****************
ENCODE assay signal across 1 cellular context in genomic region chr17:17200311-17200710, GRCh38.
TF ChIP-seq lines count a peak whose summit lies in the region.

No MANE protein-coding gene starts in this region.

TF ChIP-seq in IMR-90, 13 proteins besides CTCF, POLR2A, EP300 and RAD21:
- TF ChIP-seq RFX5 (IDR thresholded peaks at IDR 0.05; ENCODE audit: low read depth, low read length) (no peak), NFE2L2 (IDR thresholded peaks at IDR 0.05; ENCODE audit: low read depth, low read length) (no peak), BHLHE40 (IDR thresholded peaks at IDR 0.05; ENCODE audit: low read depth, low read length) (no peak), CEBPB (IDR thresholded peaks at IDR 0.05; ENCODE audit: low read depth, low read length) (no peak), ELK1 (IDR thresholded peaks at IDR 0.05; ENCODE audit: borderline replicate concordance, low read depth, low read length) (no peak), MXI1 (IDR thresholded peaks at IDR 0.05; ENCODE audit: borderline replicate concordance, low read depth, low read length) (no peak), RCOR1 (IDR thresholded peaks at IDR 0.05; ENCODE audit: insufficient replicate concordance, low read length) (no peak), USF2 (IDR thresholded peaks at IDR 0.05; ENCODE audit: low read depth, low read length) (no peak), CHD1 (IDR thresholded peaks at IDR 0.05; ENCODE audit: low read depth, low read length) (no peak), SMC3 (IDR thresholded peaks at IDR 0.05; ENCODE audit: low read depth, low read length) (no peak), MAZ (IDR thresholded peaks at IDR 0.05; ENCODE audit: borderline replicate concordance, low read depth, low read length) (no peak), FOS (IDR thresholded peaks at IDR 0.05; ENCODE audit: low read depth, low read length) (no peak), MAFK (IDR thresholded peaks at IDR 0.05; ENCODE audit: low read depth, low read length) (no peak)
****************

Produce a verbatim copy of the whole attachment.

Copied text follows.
ENCODE assay signal across 1 cellular context in genomic region chr17:17200311-17200710, GRCh38.
TF ChIP-seq lines count a peak whose summit lies in the region.

No MANE protein-coding gene starts in this region.

TF ChIP-seq in IMR-90, 13 proteins besides CTCF, POLR2A, EP300 and RAD21:
- TF ChIP-seq RFX5 (IDR thresholded peaks at IDR 0.05; ENCODE audit: low read depth, low read length) (no peak), NFE2L2 (IDR thresholded peaks at IDR 0.05; ENCODE audit: low read depth, low read length) (no peak), BHLHE40 (IDR thresholded peaks at IDR 0.05; ENCODE audit: low read depth, low read length) (no peak), CEBPB (IDR thresholded peaks at IDR 0.05; ENCODE audit: low read depth, low read length) (no peak), ELK1 (IDR thresholded peaks at IDR 0.05; ENCODE audit: borderline replicate concordance, low read depth, low read length) (no peak), MXI1 (IDR thresholded peaks at IDR 0.05; ENCODE audit: borderline replicate concordance, low read depth, low read length) (no peak), RCOR1 (IDR thresholded peaks at IDR 0.05; ENCODE audit: insufficient replicate concordance, low read length) (no peak), USF2 (IDR thresholded peaks at IDR 0.05; ENCODE audit: low read depth, low read length) (no peak), CHD1 (IDR thresholded peaks at IDR 0.05; ENCODE audit: low read depth, low read length) (no peak), SMC3 (IDR thresholded peaks at IDR 0.05; ENCODE audit: low read depth, low read length) (no peak), MAZ (IDR thresholded peaks at IDR 0.05; ENCODE audit: borderline replicate concordance, low read depth, low read length) (no peak), FOS (IDR thresholded peaks at IDR 0.05; ENCODE audit: low read depth, low read length) (no peak), MAFK (IDR thresholded peaks at IDR 0.05; ENCODE audit: low read depth, low read length) (no peak)